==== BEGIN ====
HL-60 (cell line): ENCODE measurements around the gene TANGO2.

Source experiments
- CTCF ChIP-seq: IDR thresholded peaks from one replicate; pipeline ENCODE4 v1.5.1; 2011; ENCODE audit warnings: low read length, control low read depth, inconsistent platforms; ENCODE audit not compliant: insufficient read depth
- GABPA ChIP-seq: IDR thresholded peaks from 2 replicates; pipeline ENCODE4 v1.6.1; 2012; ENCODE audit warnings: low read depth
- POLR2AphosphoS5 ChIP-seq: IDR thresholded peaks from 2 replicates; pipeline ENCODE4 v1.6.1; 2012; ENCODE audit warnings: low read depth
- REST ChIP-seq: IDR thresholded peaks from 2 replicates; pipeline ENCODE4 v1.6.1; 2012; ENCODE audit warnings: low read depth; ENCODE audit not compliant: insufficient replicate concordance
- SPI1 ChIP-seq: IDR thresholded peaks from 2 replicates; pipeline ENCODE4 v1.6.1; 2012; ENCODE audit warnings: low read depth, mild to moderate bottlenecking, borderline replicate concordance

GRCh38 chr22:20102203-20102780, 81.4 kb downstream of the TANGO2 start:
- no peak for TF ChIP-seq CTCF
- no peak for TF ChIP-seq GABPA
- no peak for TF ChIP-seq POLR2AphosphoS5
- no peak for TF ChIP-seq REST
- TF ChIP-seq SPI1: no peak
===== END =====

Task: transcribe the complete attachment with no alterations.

HL-60 (cell line): ENCODE measurements around the gene TANGO2.

Source experiments
- CTCF ChIP-seq: IDR thresholded peaks from one replicate; pipeline ENCODE4 v1.5.1; 2011; ENCODE audit warnings: low read length, control low read depth, inconsistent platforms; ENCODE audit not compliant: insufficient read depth
- GABPA ChIP-seq: IDR thresholded peaks from 2 replicates; pipeline ENCODE4 v1.6.1; 2012; ENCODE audit warnings: low read depth
- POLR2AphosphoS5 ChIP-seq: IDR thresholded peaks from 2 replicates; pipeline ENCODE4 v1.6.1; 2012; ENCODE audit warnings: low read depth
- REST ChIP-seq: IDR thresholded peaks from 2 replicates; pipeline ENCODE4 v1.6.1; 2012; ENCODE audit warnings: low read depth; ENCODE audit not compliant: insufficient replicate concordance
- SPI1 ChIP-seq: IDR thresholded peaks from 2 replicates; pipeline ENCODE4 v1.6.1; 2012; ENCODE audit warnings: low read depth, mild to moderate bottlenecking, borderline replicate concordance

GRCh38 chr22:20102203-20102780, 81.4 kb downstream of the TANGO2 start:
- no peak for TF ChIP-seq CTCF
- no peak for TF ChIP-seq GABPA
- no peak for TF ChIP-seq POLR2AphosphoS5
- no peak for TF ChIP-seq REST
- TF ChIP-seq SPI1: no peak